Courtesy of TIFF
I have a confession…I’ve never seen The Secret of the Kells. Prior to seeing Wolfwalkers, I was only vaguely familiar with the Cartoon Saloon film. Having seen Wolfwalkers, I will certainly go back and rectify my mistake. That said, from what I have seen of Kells, at least from a visual perspective, Wolfwalkers blows the doors off.
Steeped in Irish folklore, the fairy tale manages to feel familiar, yet something completely new. We’re introduced to Robyn Goodfellowe, who, along with her father, has moved from England to Ireland. Bill Goodfellowe is a hunter by trade and has arrived to assist in dispatching a large number of wolves that live in the area, who are hampering the livelihood of the nearby town, Kilkenny.
Through a chance encounter in the woods, Robyn meets Mebh, who explains that she, along with her mother, are Wolfwalkers. They wield powerful magic and when sleeping, they spend their evenings in the form of wolves, while their human bodies sleep.
We learn that Mebh’s mother has gone missing, though her body sleeps quietly in their den. Still hurting from the loss of her own mother, Robyn promises that she will help Mebh find hers. What follows is a story of friendship and family in a magical fairytale world against the backdrop of 17th century Ireland.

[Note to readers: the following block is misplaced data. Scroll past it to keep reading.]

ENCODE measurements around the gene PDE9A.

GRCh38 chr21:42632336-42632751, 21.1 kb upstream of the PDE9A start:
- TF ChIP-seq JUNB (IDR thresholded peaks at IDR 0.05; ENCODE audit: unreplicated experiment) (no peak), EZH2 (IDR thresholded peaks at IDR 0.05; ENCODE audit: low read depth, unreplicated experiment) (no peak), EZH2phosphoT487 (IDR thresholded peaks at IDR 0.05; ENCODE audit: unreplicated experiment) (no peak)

Wolfwalkers looks stunning. Stylistically, it looks like it came out of the pages of illustrated fairytale books I read as a child. Probably my favorite aspect is how the characters retain their sketch quality. What appear to be hand-drawn characters, rather than cel-shaded computer-generated ones, lends to the film’s gorgeous presentation. Additionally, while there are wide shots, many interactions between characters are shot up close, which creates a feeling of intimacy.
Though this film is squarely aimed at children, it strikes a good balance in how it handles mature content. It is able to remember who the primary audience is, while also delivering laugh out loud moments for both parents and children. Most importantly, the movie passes the “kid test.”
I invited my 6-year-old son and 4-year-old daughter to watch the movie with me, and while my son’s attention waned, my daughter was glued to the television. It’s apparent that it matters who is on screen. Even at 4, my daughter is always looking for female characters on screen, and Wolfwalkers certainly has strong and independent characters I would be happy for her to latch on to.
Comparisons with Brave are likely unavoidable, given animation, transformation, magic, and Ireland, but I will say that for my money, I preferred this to Pixar’s film. The overall tone, imagery, and performances made a better impression and the film sticks with me more.
I think it’s safe to say that fans of Cartoon Saloon’s previous works won’t be disappointed with this film. It’s filled with heart and gorgeous animation. There’s even a blink-and-you’ll-miss-it reference to The Secret of the Kells. In a world where exclusive content entices viewers to different streaming services, Apple TV Plus has a winner in Wolfwalkers, as it’s a delight for the whole family.
The Toronto International Film Festival is currently taking place and go through Saturday, September 19
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